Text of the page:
By the Seaside with Sanditon: Event Wrap-up

All that had the appearance of incongruity in the reports of the two might very fairly be placed to the account of the vanity, the ignorance or the blunders of the many engaged in the cause by the vigilance and caution of Miss Diana Parker. The Narrator, Ch 10 

There was so much incongruity in Sanditon that I thought that this quote was a great way to wrap up the ‘By the Seaside with Sanditon’ event. I loved how Austen played off the dichotomy of old vs. modern English lifestyle, tradition vs. progress, health vs. illness, romantic vs. anti-romantic and many other themes – all with a bit more vehemence and sarcasm than I have read before. What I will remember most about reading Sanditon again after many years is that my impression of it today is much different than on first reflection. Like the heroine Charlotte Heywood’s reaction to the people in Sanditon, my observations of Austen’s plot, characters and theme have changed upon further acquaintance. Moreover, Sidney Parker will remain Austen’s most mysterious hero, forever a possibility of love etched in my mind. The perfect gentleman of fiction that we all dream about, but could not possibly find in real life. (well maybe) 

Sidney Parker was about seven or eight and twenty, very good-looking, with a decided air of ease and fashion and a lively countenance. The Narrator, Ch 11 

This is my fourth novel event here at Austenprose, and this time out I had some help from great guest bloggers who added their expertise and humor to entertain us. A big thank you to Julie, of Austenonly for her incredible knowledge of Regency and Georgian era history. Her posts on seaside resorts was so thorough I felt like a dip in the sea myself and her report on the medicinal benefits of sea bathing made me want to stay on the shore and out of the cold water. We also got a look at samphire and a good argument in favor of  Worthing as Jane Austen’s inspiration for her town of Sanditon. Mandy N. did a fabulous job with her lovely ‘Regency Runway’ show of seaside fashions. I want blue shoes and a parasol to match please. And of course, my thanks to all who read along and commented on the group read and other posts. It was a swell party! 

There are still seven giveaway contests running through Friday, March 26, 2010. Don’t forget to leave a comment to enter your chance for your name to be drawn. Winners will be announced on Saturday, March 27, 2010. Good luck to all. 

Many thanks again to all. I love doing these events because I can share Austen in a condensed period and hopefully convert a few more readers to my favorite author. I had fun, hope you did too. Next event will be the imposing Pride and Prejudice in June. Oh, shall the Shades of Pemberley be thus polluted? 

Laurel Ann


17 thoughts on “By the Seaside with Sanditon: Event Wrap-up

  1. Thank you so very much, Laurel Ann. I looked forward to reading the posts and comments each day. Sign me up for polluting Pemberly!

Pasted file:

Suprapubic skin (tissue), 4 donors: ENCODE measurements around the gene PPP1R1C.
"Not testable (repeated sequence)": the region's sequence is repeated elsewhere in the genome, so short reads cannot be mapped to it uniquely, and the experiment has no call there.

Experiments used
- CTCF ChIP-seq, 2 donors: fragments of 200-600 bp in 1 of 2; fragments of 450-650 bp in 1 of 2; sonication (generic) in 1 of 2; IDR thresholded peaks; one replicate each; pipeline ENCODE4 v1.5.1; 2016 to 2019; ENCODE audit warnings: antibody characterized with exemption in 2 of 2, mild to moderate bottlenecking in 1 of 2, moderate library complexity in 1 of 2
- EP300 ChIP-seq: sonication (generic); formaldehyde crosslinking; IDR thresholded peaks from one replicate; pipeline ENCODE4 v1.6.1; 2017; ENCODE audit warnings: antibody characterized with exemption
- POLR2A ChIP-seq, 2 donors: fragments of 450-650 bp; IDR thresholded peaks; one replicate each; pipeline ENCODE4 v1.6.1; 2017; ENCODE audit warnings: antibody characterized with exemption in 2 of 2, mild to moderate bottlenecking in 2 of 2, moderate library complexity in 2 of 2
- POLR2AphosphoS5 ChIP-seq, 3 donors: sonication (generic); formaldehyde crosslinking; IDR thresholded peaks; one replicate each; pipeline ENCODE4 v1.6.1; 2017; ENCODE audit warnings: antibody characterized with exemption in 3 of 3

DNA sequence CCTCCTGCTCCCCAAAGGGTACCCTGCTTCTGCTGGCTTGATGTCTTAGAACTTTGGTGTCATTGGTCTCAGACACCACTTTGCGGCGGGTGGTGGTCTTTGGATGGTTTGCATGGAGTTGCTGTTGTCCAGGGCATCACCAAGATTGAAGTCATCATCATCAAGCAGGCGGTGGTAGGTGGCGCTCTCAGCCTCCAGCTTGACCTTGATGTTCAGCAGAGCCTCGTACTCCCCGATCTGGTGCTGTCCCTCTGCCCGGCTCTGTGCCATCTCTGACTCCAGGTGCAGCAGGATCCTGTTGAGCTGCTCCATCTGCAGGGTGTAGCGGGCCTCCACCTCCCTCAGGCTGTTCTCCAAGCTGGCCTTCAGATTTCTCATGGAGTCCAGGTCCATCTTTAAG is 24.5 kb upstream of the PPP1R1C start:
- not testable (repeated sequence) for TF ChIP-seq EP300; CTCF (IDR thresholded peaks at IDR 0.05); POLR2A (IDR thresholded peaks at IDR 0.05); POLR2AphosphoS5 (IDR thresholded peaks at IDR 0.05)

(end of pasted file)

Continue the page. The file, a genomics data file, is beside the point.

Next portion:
2. Laurel Ann, just adding my thanks! I still have a few posts to catch up on (and several chapters of Sanditon left to re-read!), but I truly appreciate all the work you put into making this such a fun and informative event. And you know there’s no way I’d miss P&P with you this summer. :-)


  3. A lovely summary of themes of Sanditon; so much to ponder in JA’s last, novel fragment. Sidney just makes it to Sanditon but we never meet the two friends he mentions…and finally, Lady Denham’s own joke on the dead- poor Mr Hollis.
    Thanks again, Laurel Ann and looking forward to your next group read. :-)


  4. Ooh… a rendezvous with Elizabeth and Mr. Darcy! Count me in, but I will steer clear of Lady C, if you please. =)


  5. Thank you LA for hosting yet another wonderful memory with my bloggy Austen friends! It was fabulous and I always LEARN so much – I lurve it!

    Looking forward to June! Fun, fun, fun!


  6. While reading this blog a few days ago , my eye strayed to a bookshelf on my left in my guest bedroom/library/computer room and I suddenly aware of my copy of “Sanditon,” purchased when I was in grad school in 1975, at 24. I had been since high school an Austen “purist” and, though greatful to “another lady” for completing the novel, I was at that point unimpressed.
    But I took the book off the shelf and re-read it. And quite enjoyed it, to my surprise. Granted there are one or two anachronistic phrases and some character development that one doesn’t think Jane would have done, but it was a satisfying read.
    I remember at the time my friend Elspeth was working as a junior proofreader at houghton Mifflin who published “Sanditon.” Despite my exhortations to her to find out who “Another Lady” was, everyone’s lips were sealed at HM. I remember at the time there was some speculation that the book might have been completed by Jane Aiken Hodge, biographer of Austen and some years later of Heyer, but that seemed unlikely then and now. I gather that it is believed to have been an Australian novelist, but who really knows.In the early 80s at a second-hand bookshop in Oxford I purchased the 1949 “Pemberley Shades” by D. Bonavia-Hunt, which I believe was the first Austen “sequel.” Not a bad read; certainly better than the spate of books in the last 20 years which purport to continue the stories of The Misses Bennet, Woodhouse, Dashwood et al.


  7. Pingback: Austen's Sanditon: A New Period Drama • Willow and Thatch

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